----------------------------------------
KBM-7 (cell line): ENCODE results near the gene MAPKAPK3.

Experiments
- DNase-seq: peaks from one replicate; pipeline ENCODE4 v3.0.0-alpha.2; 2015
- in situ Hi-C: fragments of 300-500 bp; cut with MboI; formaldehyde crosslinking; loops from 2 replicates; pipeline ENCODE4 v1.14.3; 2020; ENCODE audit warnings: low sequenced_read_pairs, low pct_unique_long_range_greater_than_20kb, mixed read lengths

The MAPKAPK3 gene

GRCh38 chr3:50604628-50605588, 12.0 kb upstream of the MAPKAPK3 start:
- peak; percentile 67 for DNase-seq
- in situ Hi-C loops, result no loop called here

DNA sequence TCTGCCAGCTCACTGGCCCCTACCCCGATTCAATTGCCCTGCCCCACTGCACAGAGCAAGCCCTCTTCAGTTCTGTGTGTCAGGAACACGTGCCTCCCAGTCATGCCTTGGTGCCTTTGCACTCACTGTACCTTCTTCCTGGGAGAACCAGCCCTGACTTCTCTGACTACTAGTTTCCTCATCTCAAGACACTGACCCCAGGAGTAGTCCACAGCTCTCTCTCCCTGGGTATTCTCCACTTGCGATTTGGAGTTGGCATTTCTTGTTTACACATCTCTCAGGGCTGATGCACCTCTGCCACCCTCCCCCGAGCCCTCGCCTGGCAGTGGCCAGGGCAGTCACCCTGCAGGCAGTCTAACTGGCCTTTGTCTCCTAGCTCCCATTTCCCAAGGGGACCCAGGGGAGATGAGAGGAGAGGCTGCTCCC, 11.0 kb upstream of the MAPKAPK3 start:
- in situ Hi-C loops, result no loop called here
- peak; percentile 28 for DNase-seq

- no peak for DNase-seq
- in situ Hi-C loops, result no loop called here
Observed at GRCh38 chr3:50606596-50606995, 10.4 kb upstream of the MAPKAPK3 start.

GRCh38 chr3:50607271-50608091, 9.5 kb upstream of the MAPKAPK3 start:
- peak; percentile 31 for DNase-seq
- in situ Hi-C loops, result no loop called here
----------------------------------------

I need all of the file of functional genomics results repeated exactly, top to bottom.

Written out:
KBM-7 (cell line): ENCODE results near the gene MAPKAPK3.

Experiments
- DNase-seq: peaks from one replicate; pipeline ENCODE4 v3.0.0-alpha.2; 2015
- in situ Hi-C: fragments of 300-500 bp; cut with MboI; formaldehyde crosslinking; loops from 2 replicates; pipeline ENCODE4 v1.14.3; 2020; ENCODE audit warnings: low sequenced_read_pairs, low pct_unique_long_range_greater_than_20kb, mixed read lengths

The MAPKAPK3 gene

GRCh38 chr3:50604628-50605588, 12.0 kb upstream of the MAPKAPK3 start:
- peak; percentile 67 for DNase-seq
- in situ Hi-C loops, result no loop called here

DNA sequence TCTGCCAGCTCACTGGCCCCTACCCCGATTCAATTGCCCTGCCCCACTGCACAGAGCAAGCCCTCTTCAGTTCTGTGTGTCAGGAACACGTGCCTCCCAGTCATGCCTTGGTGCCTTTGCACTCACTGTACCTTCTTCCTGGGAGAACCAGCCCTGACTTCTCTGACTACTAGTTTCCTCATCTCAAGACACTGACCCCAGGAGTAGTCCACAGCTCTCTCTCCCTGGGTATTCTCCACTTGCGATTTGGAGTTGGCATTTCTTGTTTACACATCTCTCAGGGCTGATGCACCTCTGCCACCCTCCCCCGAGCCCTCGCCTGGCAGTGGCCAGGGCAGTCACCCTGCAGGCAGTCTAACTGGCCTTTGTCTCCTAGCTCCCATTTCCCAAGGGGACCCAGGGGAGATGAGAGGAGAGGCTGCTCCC, 11.0 kb upstream of the MAPKAPK3 start:
- in situ Hi-C loops, result no loop called here
- peak; percentile 28 for DNase-seq

- no peak for DNase-seq
- in situ Hi-C loops, result no loop called here
Observed at GRCh38 chr3:50606596-50606995, 10.4 kb upstream of the MAPKAPK3 start.

GRCh38 chr3:50607271-50608091, 9.5 kb upstream of the MAPKAPK3 start:
- peak; percentile 31 for DNase-seq
- in situ Hi-C loops, result no loop called here